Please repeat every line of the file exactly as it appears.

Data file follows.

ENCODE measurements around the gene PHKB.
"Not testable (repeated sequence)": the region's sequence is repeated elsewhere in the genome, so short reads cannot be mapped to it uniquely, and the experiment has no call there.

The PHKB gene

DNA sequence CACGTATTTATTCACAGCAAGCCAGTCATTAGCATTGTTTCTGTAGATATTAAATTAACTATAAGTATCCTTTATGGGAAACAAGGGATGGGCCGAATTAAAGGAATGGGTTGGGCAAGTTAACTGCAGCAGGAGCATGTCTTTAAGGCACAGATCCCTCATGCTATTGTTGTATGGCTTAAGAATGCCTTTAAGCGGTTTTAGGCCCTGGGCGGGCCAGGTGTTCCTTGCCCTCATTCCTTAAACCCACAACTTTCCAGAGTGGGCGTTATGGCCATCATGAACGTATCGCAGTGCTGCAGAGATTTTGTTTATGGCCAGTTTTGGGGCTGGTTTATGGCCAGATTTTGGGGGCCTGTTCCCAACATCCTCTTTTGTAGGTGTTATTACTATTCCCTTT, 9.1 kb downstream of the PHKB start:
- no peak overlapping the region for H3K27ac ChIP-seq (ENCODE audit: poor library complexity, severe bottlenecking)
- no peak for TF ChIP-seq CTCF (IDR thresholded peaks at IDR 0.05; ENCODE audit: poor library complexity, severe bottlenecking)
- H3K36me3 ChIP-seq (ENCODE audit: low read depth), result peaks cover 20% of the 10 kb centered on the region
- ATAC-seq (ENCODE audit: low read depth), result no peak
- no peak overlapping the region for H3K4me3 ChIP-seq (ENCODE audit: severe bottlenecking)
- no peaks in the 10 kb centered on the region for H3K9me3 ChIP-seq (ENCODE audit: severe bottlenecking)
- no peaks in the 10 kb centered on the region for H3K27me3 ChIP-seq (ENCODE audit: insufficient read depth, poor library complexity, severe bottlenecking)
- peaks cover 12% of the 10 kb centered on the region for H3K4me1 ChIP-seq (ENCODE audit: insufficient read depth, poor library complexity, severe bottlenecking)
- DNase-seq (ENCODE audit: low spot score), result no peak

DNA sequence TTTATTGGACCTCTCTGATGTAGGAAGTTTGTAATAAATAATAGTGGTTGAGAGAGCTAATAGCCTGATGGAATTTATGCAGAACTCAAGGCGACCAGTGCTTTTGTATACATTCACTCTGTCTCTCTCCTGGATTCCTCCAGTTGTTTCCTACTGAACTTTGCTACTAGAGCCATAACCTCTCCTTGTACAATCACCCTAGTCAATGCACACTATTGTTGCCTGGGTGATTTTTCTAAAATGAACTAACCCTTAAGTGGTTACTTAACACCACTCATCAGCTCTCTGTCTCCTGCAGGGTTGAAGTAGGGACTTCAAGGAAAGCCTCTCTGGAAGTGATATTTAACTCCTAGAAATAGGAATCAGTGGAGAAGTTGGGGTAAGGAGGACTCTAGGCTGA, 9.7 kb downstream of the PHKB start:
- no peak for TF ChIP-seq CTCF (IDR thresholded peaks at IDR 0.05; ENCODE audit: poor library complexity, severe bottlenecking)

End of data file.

ENCODE measurements around the gene PHKB.
"Not testable (repeated sequence)": the region's sequence is repeated elsewhere in the genome, so short reads cannot be mapped to it uniquely, and the experiment has no call there.

The PHKB gene

DNA sequence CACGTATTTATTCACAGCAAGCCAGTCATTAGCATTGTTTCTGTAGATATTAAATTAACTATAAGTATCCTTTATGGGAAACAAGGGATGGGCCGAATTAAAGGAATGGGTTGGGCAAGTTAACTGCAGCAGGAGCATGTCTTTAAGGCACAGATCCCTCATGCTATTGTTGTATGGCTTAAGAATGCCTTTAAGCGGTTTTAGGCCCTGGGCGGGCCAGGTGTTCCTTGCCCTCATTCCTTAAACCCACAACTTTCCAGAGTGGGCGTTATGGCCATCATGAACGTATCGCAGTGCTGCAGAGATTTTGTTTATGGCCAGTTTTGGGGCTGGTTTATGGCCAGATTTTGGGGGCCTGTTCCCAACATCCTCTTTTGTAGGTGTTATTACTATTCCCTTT, 9.1 kb downstream of the PHKB start:
- no peak overlapping the region for H3K27ac ChIP-seq (ENCODE audit: poor library complexity, severe bottlenecking)
- no peak for TF ChIP-seq CTCF (IDR thresholded peaks at IDR 0.05; ENCODE audit: poor library complexity, severe bottlenecking)
- H3K36me3 ChIP-seq (ENCODE audit: low read depth), result peaks cover 20% of the 10 kb centered on the region
- ATAC-seq (ENCODE audit: low read depth), result no peak
- no peak overlapping the region for H3K4me3 ChIP-seq (ENCODE audit: severe bottlenecking)
- no peaks in the 10 kb centered on the region for H3K9me3 ChIP-seq (ENCODE audit: severe bottlenecking)
- no peaks in the 10 kb centered on the region for H3K27me3 ChIP-seq (ENCODE audit: insufficient read depth, poor library complexity, severe bottlenecking)
- peaks cover 12% of the 10 kb centered on the region for H3K4me1 ChIP-seq (ENCODE audit: insufficient read depth, poor library complexity, severe bottlenecking)
- DNase-seq (ENCODE audit: low spot score), result no peak

DNA sequence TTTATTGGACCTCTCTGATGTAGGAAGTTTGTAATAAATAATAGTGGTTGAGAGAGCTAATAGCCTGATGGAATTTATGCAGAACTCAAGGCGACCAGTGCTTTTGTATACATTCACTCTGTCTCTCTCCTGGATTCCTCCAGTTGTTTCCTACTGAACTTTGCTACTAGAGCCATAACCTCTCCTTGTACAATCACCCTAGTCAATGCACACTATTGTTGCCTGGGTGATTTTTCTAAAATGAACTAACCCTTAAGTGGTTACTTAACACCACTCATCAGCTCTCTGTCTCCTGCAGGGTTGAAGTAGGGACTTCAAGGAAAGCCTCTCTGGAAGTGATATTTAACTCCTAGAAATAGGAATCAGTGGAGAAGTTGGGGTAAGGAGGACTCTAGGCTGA, 9.7 kb downstream of the PHKB start:
- no peak for TF ChIP-seq CTCF (IDR thresholded peaks at IDR 0.05; ENCODE audit: poor library complexity, severe bottlenecking)